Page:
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On Tuesday morning early I awoke to a disturbing sound. It was the piercing screams of my wife Carol. In a 6 a.m. haze I stumbled through the stairs and found Carol huddled in the fetal position on the kitchen floor. With every perceptible minor move Carol made her body quaked in pain and helping her into a chair was the most excruciating pain that I had ever seen her endure (even during the birth of Calla). Speaking of Calla she had awoken because of the screaming and was quite frightened. I soothed her and sent her to another part of the house. Calling 911 I realized that I had never dialed those numbers before for my own family. By the time the paramedics arrived I found myself soothing a frightened daughter, whispering encouragements to my wife, trying to quiet a barking dog and answering questions of the paramedics.
As the morphine from the paramedics began to kick in and she was able to put her arm in a sling it was obvious that this was going to be a long day for her, but that everything would be fine. By the time she was in the ER there were IV’s, x-rays, more pain medications and then a lot of sleep. As I sat for hours in the ER waiting for results and doctors and then slings I realized that I was given an opportunity to reflect upon being present for those in my midst who are in need.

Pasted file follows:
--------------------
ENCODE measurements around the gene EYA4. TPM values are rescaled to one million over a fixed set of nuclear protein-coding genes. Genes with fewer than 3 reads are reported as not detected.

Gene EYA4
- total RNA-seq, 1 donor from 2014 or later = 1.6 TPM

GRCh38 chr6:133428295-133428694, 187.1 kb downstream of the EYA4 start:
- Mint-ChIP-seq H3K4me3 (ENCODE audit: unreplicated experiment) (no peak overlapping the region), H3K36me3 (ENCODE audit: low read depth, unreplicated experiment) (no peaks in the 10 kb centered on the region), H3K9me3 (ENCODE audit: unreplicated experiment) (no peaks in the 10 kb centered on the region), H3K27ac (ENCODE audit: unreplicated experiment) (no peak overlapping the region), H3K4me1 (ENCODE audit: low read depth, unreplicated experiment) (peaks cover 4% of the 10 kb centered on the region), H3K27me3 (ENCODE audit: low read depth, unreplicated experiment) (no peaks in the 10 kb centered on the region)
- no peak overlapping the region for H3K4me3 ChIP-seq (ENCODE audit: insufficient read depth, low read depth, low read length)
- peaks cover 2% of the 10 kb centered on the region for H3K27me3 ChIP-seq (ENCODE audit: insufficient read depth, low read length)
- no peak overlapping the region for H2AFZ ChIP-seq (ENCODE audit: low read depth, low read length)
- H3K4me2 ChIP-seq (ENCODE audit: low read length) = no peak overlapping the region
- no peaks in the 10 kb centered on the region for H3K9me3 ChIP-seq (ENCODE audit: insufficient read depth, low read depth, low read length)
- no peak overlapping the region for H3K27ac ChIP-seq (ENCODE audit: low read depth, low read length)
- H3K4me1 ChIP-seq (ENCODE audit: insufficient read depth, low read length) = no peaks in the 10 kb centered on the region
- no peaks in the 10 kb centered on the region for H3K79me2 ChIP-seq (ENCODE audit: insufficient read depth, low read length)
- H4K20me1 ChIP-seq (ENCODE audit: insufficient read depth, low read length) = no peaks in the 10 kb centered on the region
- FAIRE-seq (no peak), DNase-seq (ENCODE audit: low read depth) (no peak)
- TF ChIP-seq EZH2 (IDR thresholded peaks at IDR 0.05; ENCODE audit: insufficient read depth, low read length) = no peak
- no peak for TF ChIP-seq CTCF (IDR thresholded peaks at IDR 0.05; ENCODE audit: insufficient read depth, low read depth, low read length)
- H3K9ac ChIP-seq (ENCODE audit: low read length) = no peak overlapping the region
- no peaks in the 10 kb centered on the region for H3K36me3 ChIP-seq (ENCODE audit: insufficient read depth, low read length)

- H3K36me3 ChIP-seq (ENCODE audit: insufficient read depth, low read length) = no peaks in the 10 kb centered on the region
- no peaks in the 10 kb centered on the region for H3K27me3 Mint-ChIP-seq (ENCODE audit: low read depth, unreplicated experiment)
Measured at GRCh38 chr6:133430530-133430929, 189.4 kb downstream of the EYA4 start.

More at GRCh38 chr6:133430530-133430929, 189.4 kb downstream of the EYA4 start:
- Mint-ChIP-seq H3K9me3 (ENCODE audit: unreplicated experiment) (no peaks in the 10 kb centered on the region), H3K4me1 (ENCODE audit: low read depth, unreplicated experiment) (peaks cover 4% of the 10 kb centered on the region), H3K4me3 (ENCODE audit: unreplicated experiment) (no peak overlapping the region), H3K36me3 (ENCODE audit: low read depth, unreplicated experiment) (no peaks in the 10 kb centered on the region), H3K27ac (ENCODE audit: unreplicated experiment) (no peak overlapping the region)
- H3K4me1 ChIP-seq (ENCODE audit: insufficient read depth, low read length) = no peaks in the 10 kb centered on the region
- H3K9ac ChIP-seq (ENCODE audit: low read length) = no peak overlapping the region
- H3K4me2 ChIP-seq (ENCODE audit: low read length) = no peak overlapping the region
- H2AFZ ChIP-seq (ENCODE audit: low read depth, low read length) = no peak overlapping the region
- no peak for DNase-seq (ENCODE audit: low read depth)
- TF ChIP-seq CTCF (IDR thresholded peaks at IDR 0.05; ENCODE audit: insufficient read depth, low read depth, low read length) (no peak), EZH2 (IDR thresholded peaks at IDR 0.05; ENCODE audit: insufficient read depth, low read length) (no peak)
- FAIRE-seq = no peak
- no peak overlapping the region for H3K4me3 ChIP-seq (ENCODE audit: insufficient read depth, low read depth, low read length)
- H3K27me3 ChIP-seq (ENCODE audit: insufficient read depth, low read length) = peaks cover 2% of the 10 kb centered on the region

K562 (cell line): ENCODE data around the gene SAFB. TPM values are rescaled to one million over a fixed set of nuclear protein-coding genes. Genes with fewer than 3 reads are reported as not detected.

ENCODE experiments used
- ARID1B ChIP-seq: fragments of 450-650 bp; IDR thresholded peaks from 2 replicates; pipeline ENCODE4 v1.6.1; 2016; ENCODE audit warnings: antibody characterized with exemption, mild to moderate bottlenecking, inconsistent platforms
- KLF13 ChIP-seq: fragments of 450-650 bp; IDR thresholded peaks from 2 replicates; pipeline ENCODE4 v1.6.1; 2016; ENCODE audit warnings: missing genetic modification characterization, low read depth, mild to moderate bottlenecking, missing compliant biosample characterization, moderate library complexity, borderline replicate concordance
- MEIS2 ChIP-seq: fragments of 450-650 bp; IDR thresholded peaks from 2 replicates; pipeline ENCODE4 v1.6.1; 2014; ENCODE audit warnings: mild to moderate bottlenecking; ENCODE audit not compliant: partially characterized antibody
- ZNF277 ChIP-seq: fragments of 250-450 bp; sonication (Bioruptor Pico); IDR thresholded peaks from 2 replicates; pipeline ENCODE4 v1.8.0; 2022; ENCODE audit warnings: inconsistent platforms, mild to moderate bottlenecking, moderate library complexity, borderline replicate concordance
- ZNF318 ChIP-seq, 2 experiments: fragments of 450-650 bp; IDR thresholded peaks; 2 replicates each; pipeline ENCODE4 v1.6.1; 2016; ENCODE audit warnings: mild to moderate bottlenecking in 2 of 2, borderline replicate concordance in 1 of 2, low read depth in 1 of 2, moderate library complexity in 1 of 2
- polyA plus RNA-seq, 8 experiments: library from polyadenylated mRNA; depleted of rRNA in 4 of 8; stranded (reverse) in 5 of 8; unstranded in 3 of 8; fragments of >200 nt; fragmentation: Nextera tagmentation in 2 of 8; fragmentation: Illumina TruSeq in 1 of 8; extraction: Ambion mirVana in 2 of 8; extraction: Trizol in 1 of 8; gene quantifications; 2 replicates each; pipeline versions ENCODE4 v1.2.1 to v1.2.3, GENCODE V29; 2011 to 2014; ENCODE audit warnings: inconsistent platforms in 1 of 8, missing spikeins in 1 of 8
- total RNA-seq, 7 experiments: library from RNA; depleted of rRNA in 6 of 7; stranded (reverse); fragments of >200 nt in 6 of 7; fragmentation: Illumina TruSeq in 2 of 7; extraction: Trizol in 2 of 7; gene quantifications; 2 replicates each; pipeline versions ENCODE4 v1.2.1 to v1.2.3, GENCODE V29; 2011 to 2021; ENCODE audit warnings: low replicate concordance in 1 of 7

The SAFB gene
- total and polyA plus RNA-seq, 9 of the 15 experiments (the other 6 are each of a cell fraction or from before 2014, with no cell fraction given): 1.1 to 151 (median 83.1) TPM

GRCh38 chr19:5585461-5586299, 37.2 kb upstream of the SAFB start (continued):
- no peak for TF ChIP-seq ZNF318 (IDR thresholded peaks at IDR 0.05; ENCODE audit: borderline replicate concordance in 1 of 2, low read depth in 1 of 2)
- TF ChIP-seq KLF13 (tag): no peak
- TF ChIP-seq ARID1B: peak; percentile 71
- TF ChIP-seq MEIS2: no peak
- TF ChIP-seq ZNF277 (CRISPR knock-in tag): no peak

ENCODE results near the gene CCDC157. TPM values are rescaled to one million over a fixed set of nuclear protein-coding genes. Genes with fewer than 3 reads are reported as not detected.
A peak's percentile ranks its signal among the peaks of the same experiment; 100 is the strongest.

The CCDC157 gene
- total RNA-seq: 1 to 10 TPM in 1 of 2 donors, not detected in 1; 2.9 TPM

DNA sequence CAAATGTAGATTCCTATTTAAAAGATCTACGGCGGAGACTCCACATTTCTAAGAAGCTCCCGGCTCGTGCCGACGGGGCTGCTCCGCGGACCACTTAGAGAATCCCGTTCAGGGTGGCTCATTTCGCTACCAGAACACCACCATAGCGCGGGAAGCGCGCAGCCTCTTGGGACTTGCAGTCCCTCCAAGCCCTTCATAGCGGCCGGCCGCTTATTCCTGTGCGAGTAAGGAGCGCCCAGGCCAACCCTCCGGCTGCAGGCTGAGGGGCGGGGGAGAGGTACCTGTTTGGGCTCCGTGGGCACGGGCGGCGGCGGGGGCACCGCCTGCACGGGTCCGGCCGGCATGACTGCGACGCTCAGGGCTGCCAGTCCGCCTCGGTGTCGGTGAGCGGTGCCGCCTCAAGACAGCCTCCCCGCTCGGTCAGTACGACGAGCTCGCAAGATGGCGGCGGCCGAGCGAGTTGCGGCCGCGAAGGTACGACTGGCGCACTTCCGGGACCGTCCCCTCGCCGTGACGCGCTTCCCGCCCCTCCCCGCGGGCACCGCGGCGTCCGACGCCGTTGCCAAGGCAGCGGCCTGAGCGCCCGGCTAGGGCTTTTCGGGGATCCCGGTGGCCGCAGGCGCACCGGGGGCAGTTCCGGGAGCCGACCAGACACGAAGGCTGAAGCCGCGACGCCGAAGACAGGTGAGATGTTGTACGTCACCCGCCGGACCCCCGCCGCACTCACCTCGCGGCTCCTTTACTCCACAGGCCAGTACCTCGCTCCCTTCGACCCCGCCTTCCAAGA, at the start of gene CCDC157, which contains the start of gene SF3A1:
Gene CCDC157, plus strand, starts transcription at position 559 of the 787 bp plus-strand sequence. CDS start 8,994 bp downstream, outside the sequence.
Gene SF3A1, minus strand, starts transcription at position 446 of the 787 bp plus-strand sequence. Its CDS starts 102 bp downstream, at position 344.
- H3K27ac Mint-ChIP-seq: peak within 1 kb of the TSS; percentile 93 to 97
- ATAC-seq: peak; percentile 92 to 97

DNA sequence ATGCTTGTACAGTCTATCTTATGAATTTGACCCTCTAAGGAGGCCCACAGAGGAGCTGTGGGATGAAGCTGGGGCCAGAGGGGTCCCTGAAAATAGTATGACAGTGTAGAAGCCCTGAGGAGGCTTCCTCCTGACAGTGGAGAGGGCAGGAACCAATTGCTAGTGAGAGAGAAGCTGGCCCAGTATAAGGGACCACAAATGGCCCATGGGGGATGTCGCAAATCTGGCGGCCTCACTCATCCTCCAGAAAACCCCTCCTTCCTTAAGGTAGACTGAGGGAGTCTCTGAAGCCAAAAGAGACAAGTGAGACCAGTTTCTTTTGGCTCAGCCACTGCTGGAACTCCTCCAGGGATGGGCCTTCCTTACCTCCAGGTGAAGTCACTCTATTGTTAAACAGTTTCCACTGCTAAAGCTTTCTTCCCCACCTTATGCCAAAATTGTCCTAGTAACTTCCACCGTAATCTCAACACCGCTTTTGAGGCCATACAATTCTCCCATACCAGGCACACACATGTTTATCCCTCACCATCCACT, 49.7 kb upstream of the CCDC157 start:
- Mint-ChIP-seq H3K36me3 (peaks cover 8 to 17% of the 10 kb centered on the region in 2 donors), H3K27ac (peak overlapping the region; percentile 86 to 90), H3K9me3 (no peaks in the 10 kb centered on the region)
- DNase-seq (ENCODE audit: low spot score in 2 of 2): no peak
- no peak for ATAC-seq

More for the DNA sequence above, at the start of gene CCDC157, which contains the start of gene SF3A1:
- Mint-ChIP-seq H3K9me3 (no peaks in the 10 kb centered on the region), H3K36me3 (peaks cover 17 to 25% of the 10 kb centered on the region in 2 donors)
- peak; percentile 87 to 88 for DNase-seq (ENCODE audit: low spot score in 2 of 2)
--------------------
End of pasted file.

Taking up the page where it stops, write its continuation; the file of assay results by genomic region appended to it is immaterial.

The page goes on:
During my time here at the Palisades Community Church I have had the privilege to meet with people in various stages of emergency and personal crisis. This is an essential part of the pastor’s job. I have been there after the stroke, called during heart palpitations, spoken to during the depth of despair, absorbing other’s misdirected anger, planning a loved ones funeral, accompanying someone to say goodbye to a recently deceased loved one, holding hands with someone who only has hours to live, hugging someone leaving their home of 60 years and talking with families deciding on whether to resuscitate a father. Being in the hospital on the other side gave me a reminder of the chaos, fear and anxiety that these situations bring. They also reminded me of the Biblical admonition that followers of Christ laugh with those who laugh and weep with those who weep.
As I noticed the beginning of Christmas decorations at the hospital and in public spaces during the day I realized that the drama of life does not stop for any holiday. It was in chaos and emergency that Mary and Joseph were in over 2,000 years ago in that cave with dirty animals, about to deliver their first child Jesus. Many will enjoy the holiday programs, the shopping, the opening of gifts, the deep relationships of family and friends this holiday season. Yet, let us remember that this holiday story was also played out in the midst of personal drama, fear and hope. If this is how Jesus came into the world can we expect anything less for our own lives?
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